Politics

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Presidential candidate Hillary Clinton was diagnosed with pneumonia on Friday, according to a statement from her doctor Dr. Lisa R. Bardack, M.D. regarding her health issues in recent days.

The Clinton campaign provided the statement late Sunday afternoon after she was examined at her home in Chappaqua. She'd returned there from New York City after feeling "overheated" during a commemoration ceremony for the victims of the Sept. 11 attacks and had to leave after an hour and 30 minutes.

The statement says:

Copyright 2016 NPR. To see more, visit NPR.

Copyright 2016 NPR. To see more, visit http://www.npr.org/.

Copyright 2016 NPR. To see more, visit NPR.

The legal battle over the Texas voter ID law is a fight that just won't end.

The law was passed by the state's Republican-led legislature in 2011. It immediately became one of the strictest photo ID laws in the country. And the law has been in and out of courts ever since.

According to civil rights attorney Chad Dunn, the courts ruled that the law is discriminatory.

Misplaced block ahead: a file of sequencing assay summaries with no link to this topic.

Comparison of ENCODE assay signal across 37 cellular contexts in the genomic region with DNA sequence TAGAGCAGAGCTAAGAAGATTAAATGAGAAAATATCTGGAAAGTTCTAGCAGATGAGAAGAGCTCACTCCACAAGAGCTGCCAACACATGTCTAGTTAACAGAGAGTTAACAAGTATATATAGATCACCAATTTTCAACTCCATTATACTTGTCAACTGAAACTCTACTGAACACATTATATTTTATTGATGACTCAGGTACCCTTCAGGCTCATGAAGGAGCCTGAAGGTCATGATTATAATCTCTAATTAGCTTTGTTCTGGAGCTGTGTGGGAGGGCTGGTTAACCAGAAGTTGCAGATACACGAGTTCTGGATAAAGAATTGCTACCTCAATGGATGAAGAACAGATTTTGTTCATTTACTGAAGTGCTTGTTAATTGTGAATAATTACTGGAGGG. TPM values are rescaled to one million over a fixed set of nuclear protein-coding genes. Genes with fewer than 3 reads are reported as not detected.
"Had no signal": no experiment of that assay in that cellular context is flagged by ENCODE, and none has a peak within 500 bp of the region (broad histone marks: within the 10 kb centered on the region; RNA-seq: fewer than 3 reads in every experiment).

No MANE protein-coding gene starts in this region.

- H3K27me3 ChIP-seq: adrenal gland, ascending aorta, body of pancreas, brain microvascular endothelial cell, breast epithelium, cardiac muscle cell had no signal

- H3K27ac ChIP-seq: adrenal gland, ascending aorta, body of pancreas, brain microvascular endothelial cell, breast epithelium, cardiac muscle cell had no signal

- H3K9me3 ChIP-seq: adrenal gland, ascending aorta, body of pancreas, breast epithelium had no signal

"There is some considerable evidence that it was adopted with the purpose to prevent certain voters from voting," Dunn says.

Memo to candidates: Stop generalizing and psychoanalyzing your opponents' supporters. It never works out well for you.

The latest to fall into that trap is Hillary Clinton. The Democratic nominee, at a New York fundraiser Friday night with liberal donors and Barbra Streisand, said "half" of Trump supporters fit into a "basket of deplorables," while the other half are people who feel the government has let them down and need understanding and empathy.

Trump's Latest Campaign Weapon: The Mirror

Sep 10, 2016

Donald Trump seems to be running his presidential campaign lately with an old playground adage in mind:

I am rubber. You are glue. Whatever you say bounces off me and sticks to you.

At least, that seemed to be the case at a campaign rally Friday night in Pensacola, Florida. During his speech, several of the more inflammatory attacks lobbed at his opponent appeared to be direct projections of criticisms once aimed at himself.

A federal appeals court has blocked a proof-of-citizenship requirement on a federal mail voter registration form in Kansas, Alabama and Georgia.

The case pits Brian Newby, U.S. Election Assistance Commission executive director who argues that the requirement prevents voter fraud, against the League of Women Voters, which argues the documentation requirement disenfranchises voters.

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